Things are different in Europe, and not just in Sweden. The Dutch are four times less likely than Americans to believe in miracles, hell and biblical inerrancy. The euro does not trust in God. But here is the paradox: Although Americans are far more religious than Europeans, they know far less about religion.
In Europe, religious education is the rule from the elementary grades on. So Austrians, Norwegians and the Irish can tell you about the Seven Deadly Sins or the Five Pillars of Islam. But, according to a 1997 poll, only one out of three U.S. citizens is able to name the most basic of Christian texts, the four Gospels, and 12% think Noah's wife was Joan of Arc. That paints a picture of a nation that believes God speaks in Scripture but that can't be bothered to read what he has to say.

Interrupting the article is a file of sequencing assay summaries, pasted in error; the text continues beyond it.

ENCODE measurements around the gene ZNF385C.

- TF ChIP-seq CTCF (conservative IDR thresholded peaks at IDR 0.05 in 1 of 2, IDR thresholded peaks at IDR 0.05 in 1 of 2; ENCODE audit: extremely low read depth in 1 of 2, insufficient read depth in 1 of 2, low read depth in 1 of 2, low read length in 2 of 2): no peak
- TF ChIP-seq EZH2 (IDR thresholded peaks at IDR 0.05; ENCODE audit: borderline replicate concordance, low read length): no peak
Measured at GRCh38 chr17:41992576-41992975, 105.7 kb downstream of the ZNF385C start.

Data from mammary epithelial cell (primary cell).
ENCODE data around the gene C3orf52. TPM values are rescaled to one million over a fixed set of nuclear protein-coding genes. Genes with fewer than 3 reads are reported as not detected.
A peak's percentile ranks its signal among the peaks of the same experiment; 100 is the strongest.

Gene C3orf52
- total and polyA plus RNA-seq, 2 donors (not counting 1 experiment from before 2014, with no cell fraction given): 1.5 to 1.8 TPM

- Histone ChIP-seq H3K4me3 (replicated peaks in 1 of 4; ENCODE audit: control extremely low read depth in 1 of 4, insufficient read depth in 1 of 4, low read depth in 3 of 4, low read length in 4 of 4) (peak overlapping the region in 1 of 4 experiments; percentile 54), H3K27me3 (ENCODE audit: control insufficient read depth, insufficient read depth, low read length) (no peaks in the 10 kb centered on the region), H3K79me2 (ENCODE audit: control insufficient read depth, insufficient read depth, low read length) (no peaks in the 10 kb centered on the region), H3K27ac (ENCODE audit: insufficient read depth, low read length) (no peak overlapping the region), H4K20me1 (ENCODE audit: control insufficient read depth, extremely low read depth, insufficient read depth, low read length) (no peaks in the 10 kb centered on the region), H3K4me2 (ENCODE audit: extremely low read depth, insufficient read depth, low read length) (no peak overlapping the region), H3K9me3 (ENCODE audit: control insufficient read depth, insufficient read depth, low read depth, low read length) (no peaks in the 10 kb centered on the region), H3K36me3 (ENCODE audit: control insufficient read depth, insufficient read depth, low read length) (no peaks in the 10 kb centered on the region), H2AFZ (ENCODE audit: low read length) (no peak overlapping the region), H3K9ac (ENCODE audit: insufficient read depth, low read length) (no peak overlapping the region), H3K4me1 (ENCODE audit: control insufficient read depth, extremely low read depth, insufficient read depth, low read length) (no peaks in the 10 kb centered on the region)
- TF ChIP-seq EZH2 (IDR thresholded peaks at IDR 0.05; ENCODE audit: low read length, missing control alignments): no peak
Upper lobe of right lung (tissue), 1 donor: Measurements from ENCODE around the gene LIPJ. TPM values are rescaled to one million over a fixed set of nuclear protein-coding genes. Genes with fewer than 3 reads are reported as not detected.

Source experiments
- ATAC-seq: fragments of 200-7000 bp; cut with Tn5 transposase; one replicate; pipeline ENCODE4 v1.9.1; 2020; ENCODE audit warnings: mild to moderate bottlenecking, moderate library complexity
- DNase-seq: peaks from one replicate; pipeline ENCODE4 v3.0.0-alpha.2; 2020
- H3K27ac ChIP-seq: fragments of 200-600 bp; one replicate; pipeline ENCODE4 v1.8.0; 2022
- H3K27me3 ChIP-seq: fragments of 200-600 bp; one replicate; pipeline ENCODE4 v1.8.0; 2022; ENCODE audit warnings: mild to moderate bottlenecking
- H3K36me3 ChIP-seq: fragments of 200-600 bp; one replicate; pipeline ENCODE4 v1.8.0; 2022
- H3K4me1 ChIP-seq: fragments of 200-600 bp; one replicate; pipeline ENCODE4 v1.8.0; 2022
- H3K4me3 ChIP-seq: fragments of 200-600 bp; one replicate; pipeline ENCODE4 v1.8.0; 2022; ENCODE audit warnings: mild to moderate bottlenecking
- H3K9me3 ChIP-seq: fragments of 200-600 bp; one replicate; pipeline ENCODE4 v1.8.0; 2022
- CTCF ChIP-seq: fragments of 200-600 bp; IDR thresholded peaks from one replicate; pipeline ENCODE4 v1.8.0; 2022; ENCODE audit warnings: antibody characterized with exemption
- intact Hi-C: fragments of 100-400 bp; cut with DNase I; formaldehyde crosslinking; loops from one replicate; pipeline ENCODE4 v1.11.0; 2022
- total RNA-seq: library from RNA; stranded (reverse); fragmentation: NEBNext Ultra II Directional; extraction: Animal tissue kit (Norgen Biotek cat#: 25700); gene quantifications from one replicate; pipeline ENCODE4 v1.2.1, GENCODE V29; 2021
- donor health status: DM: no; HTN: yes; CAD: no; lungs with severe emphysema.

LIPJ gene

Seems plausible to me, though this argument could easily be twisted into "Prothero says cure for religious extremism is more religion in school." Still, it's interesting where he ends up in this op-ed:
A few days after 9/11, a turbaned Indian American man was shot and killed in Arizona by a bigot who believed the man's dress marked him as a Muslim. But what killed Balbir Singh Sodhi (who was not a Muslim but a Sikh) was not so much bigotry as ignorance. The moral of his story is not just that we need more tolerance. It is that Americans — of both the religious and the secular variety — need to understand religion. Resolving in 2005 to read for yourself either the Bible or the Koran (or both) might not be a bad place to start.